Latest in stylish soap box headbands.
The original inspiration came from an aunt with degrading vision. This led to a simple question of if we can have cars auto-navigate, why can't we build hardware to help the blind navigate? If we can, is it possible to do it cheaply?
What it does
It starts simple by using a scanning array of ultrasound sensors to provide aucostic feedback about what is seen in the environment. In essence, using a similar system to those used by the common Roomba robots.
How I built it
The unit is a wearable head band pulled from a headlamp. The sensors are housed in custom 3D printed shells. The aucoustic feedback is via speakers that are located behind the ears as not to minimize a person's ability to hear. Ultrasound sensors feed data to an Arduino processor. A MIDI musical instrument shield is used to generate audio queues.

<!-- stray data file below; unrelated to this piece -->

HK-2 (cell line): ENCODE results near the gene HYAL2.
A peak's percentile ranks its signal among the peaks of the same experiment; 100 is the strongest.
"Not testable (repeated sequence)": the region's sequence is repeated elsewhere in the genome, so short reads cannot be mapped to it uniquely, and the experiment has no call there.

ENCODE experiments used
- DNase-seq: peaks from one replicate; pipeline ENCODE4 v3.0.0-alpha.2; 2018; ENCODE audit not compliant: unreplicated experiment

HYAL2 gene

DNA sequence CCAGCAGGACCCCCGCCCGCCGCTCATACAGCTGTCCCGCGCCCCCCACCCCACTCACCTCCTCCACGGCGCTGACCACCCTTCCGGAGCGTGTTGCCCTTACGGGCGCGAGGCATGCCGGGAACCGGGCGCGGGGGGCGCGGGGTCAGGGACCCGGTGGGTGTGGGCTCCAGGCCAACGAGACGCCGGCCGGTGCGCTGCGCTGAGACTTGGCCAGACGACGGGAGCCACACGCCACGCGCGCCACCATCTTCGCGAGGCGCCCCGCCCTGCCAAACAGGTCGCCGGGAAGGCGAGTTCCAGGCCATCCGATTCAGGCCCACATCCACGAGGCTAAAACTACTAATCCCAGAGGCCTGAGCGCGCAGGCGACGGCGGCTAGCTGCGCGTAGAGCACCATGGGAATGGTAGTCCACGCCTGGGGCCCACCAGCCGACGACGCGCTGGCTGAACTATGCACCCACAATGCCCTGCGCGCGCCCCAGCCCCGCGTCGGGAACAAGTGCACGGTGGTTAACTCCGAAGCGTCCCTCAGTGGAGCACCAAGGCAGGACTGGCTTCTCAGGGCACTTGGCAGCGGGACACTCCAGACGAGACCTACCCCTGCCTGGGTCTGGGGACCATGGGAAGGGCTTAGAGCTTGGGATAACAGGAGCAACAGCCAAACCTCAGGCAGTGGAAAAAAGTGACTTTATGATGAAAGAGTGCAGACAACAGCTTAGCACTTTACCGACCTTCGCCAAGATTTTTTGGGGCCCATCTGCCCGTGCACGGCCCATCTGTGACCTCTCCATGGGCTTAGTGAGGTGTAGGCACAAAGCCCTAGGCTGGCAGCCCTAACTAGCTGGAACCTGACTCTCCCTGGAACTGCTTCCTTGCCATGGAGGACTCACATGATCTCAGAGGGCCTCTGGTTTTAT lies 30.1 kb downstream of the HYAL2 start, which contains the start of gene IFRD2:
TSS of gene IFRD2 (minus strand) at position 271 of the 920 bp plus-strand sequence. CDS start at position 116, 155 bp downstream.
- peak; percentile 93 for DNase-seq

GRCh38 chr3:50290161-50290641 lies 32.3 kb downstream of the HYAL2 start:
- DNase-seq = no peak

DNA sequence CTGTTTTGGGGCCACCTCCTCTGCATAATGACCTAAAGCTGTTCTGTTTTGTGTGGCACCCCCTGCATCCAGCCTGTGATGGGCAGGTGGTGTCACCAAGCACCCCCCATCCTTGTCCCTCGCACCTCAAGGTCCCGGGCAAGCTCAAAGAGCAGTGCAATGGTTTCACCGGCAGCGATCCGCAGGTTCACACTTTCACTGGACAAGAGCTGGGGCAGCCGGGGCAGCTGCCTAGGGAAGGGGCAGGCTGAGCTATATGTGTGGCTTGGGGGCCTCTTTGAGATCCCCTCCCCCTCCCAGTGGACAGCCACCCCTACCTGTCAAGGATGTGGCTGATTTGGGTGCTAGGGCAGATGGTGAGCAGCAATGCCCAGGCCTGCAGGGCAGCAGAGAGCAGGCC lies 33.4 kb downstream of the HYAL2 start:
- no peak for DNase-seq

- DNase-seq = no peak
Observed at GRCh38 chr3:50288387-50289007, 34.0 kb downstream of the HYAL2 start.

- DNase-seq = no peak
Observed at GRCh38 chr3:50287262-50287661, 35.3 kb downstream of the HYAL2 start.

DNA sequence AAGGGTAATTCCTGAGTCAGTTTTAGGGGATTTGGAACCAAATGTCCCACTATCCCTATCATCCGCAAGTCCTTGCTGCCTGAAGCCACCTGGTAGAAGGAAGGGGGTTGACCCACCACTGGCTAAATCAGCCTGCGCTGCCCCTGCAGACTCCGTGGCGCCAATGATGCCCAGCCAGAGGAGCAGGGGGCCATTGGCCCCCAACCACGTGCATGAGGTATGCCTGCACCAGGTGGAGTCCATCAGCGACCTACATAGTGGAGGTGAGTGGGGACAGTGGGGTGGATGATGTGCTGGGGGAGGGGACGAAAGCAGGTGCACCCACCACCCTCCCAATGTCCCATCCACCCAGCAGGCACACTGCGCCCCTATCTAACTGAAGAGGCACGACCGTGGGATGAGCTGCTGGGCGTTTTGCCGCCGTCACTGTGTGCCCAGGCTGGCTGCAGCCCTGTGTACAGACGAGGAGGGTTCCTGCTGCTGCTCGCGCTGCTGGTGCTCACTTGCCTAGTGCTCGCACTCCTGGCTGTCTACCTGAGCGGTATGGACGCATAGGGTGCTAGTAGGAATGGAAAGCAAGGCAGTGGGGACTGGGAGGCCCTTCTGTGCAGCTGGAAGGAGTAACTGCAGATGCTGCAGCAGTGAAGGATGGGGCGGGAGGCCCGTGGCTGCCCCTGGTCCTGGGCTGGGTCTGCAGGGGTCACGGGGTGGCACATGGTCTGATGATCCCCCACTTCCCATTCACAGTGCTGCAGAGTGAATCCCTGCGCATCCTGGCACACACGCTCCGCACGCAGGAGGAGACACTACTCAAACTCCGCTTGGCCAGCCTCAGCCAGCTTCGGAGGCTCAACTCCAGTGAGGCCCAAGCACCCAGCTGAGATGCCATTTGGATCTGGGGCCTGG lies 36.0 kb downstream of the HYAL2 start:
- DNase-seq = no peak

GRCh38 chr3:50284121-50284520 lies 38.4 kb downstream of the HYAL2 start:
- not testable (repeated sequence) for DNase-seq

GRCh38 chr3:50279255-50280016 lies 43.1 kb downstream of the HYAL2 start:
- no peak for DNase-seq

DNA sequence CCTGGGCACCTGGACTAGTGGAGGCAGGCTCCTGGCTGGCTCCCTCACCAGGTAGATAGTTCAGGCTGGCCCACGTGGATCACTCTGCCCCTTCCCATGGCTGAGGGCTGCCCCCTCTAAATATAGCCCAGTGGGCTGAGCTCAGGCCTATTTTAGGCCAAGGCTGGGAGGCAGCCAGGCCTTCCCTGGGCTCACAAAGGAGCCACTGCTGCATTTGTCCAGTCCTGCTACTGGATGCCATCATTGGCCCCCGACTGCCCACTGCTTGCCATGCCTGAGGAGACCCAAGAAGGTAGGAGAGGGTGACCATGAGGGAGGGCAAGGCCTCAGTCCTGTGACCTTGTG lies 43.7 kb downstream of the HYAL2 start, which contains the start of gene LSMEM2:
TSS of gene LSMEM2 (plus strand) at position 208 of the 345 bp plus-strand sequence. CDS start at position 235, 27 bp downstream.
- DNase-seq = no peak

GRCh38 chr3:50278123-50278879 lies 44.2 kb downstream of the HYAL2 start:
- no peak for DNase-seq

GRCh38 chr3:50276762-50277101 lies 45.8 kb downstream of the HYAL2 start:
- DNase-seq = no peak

Challenges I ran into
So many... Acquiring environemnt range, velocity, and acceleration data proved trivial compared how to present this information to and user in a menaingful manor. The original goal was to use an accelarometer to correlate samples in time to better queue when targets of concern enter a field of view. Time ran out before this could be explored.
Accomplishments that I'm proud of
Combining 3D modeling, circuit building, programming, and getting something working in the short time required.
What I learned
Audio may not be the best means of conveying information. Vibration or other Haptic methods may be better suited.
What's next for eySonos
The next steps fall into two catagories now that I have a working base,
1) Continue to explore options for providing queues to a user. 2) Collect data and see if detection, tracking, and machine learning can be used to classify targets in the environment.